Compromise agreement reached on Copyright Reform legislation, providing safeguards for Open Science
This week the EU agreed on a compromise draft for the Directive on Copyright in the Digital Single Market. This bears evidence that much of what we were fighting for – in the way of Open Science – has been achieved. This is a definite win, as earlier proposed legislation could have been of great concern for researchers across Europe. However, it is worth noting that our efforts were aimed at improving a piece of legislation that we view largely as unfavourable to research and society.
What do Articles 11 and 13 imply for Open Science?
The two highly contentious articles – 11 and 13 – still present hurdles for education and research, and these provisions will impact freedom of expression and access to information. However, they both now recognise the important position that Open Access and Open Science occupy in Europe’s research community. This is thanks to efforts led by SPARC Europe together with a team of international organisations including COAR, EIFL, EBLIDA, EUA, IFLA and LIBER at the European Parliament and European Council over the last 18 months. The coalition’s prime focus: ensuring open access to research publications is recognised under Articles 11 and 13.
To summarise, Article 11 (the so-called ‘link tax’) introduces a new ancillary right for news publishers whose publications will be protected when shared online, save for “very short extracts.” The term “very short” will likely be subject to varying interpretation, and therefore, it remains to be seen how this will affect the free flow of information. Newspapers and other press publications are an essential resource for education and research — and access to this information is now compromised. However, and this is key, the recently agreed draft directive, in Article 2(4),states that “periodicals which are published for scientific or academic purposes, such as scientific journals, shall not be considered as press publications for the purposes of this Directive” and therefore shall be exempt from the scope of Article 11. This is a victory for the research community, which will be able to continue to freely share and access research articles.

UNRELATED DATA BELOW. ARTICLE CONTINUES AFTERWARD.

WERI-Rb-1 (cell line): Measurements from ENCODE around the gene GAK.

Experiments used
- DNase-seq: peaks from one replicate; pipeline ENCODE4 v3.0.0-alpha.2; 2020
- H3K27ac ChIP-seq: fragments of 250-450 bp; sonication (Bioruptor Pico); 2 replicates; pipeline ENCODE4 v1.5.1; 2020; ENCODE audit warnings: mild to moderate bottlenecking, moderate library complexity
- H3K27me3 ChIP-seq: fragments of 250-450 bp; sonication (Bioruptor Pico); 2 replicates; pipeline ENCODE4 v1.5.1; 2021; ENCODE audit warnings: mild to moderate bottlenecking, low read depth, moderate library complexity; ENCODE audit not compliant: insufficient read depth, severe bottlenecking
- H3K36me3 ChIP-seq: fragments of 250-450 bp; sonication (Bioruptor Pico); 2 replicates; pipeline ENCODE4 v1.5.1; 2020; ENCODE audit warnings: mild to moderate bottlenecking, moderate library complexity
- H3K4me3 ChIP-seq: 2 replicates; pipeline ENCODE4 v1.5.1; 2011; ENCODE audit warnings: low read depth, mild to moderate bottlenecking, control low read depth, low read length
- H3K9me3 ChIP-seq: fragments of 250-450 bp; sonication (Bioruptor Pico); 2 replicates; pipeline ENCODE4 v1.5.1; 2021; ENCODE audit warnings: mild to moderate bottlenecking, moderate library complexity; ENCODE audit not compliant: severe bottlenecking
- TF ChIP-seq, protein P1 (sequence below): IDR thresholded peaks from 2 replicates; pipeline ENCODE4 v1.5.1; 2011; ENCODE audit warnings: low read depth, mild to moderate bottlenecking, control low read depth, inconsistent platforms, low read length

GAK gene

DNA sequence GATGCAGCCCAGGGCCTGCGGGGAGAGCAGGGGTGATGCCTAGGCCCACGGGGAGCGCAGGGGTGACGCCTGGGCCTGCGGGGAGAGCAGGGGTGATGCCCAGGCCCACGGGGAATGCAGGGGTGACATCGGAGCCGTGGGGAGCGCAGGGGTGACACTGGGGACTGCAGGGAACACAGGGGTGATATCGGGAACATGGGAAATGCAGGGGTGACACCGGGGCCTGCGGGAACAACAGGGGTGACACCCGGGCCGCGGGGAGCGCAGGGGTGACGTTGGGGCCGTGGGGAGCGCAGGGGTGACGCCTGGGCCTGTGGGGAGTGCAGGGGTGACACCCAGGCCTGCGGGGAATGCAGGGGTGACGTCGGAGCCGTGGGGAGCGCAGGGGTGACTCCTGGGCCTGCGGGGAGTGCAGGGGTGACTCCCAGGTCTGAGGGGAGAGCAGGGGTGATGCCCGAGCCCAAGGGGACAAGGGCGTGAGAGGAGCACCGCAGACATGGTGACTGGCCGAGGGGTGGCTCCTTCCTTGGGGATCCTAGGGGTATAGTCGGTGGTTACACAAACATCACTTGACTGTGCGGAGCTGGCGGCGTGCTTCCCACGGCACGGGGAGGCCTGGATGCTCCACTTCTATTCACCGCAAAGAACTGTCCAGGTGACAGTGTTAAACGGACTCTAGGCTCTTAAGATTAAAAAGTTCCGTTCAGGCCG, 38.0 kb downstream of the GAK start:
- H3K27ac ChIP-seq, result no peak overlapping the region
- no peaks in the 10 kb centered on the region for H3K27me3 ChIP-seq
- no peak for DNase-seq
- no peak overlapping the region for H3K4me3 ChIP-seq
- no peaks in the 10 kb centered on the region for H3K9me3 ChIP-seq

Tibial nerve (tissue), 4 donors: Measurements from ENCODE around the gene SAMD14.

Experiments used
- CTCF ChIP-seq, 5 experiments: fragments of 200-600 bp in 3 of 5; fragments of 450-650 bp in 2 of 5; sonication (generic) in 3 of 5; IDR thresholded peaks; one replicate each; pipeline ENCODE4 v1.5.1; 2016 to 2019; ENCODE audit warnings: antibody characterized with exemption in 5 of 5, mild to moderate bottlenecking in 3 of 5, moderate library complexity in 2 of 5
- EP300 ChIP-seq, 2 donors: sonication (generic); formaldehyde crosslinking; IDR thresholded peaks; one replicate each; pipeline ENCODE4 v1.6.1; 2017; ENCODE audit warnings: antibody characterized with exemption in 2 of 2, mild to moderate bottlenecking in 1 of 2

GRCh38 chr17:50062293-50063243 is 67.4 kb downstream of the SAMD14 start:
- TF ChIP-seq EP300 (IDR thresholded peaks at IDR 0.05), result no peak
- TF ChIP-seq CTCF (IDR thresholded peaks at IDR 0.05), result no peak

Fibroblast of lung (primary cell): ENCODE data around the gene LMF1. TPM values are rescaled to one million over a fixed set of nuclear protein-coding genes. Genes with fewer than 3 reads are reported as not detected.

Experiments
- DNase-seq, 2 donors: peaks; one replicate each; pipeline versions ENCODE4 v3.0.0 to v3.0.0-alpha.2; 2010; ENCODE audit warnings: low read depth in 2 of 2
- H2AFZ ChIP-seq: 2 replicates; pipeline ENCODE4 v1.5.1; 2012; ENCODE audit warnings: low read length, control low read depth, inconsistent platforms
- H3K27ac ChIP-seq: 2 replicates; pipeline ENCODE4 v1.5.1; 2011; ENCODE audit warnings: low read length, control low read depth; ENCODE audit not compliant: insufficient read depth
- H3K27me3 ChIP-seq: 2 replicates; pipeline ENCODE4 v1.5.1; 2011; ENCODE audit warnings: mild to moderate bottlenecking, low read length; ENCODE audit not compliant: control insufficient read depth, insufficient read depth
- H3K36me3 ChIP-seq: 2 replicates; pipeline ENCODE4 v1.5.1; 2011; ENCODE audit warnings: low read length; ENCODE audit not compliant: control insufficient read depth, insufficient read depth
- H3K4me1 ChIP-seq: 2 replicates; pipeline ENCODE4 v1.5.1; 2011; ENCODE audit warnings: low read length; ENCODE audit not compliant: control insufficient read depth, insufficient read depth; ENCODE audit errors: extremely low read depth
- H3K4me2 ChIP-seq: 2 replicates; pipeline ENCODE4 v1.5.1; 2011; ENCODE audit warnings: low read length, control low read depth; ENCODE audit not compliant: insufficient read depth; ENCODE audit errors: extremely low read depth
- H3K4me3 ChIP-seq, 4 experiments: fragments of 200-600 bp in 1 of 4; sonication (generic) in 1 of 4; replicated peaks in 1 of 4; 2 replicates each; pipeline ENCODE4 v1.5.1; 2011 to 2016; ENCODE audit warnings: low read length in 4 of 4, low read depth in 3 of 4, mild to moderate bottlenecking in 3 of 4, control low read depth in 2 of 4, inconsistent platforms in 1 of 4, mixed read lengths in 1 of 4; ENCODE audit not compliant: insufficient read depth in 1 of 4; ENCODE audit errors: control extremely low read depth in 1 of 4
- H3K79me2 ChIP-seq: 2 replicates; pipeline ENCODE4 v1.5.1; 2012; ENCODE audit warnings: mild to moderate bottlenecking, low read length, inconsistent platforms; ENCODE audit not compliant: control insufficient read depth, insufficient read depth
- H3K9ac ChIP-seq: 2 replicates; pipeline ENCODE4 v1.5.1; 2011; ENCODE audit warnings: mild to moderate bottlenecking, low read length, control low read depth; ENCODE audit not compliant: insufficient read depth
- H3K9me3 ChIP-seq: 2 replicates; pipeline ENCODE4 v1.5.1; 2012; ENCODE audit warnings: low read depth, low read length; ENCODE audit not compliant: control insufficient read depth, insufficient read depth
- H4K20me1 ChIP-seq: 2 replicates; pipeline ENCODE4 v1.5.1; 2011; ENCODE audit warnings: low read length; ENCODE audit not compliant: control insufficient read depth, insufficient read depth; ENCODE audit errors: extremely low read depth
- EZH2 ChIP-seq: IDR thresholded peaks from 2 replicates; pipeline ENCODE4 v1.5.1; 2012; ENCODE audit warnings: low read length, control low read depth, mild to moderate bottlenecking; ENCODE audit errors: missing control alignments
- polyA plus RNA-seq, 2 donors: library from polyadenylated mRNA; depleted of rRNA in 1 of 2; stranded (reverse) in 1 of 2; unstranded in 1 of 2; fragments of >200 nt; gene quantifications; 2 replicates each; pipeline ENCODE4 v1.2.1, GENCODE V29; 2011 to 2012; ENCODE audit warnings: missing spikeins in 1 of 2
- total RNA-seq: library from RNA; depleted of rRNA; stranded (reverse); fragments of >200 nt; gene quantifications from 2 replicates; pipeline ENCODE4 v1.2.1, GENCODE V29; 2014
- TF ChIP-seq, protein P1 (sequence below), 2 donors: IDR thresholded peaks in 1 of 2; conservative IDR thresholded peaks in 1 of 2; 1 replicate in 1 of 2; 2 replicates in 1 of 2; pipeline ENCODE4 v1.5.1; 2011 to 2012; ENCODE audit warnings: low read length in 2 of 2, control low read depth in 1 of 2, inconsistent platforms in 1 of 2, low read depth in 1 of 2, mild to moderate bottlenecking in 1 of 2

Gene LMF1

As to Article 13 (also dubbed “upload filters”), the provision focuses on large, for-profit online content sharing service providers and creates a new liability regime for platforms where content is uploaded by its users. This obliges online content sharing service providers to put up upload filters and monitoring mechanisms to check for potential copyright infringement. It puts strict controls on what we upload and prevents us from fully utilising the many technologies or platforms that have given us the Internet as we know it and will impinge on how knowledge is created and shared. SPARC Europe is, however, pleased that – at our request – “not-for profit educational and scientific repositories” are explicitly excluded from this article thereby safeguarding repositories from this new burdensome regulation. This means that the current notice-and-take-down regime will continue to apply for these repositories; we have been fighting for this over the past 18 months.
For a more detailed summary of the compromise text, see Julia Reda’s post.
As at 26 Feb 2019, in terms of what’s next in the process for the Directive; the text will now be voted by Parliament after just having been approved by the European Parliament’s Legal Affairs Committee (JURI Committee) and the European Council. The Directive will now advance to the plenary of the European Parliament for a vote – which will most likely happen in March or April. If passed, the Directive would immediately become effective. Important to note: the Plenary could still decide to cancel or introduce changes to the draft Directive.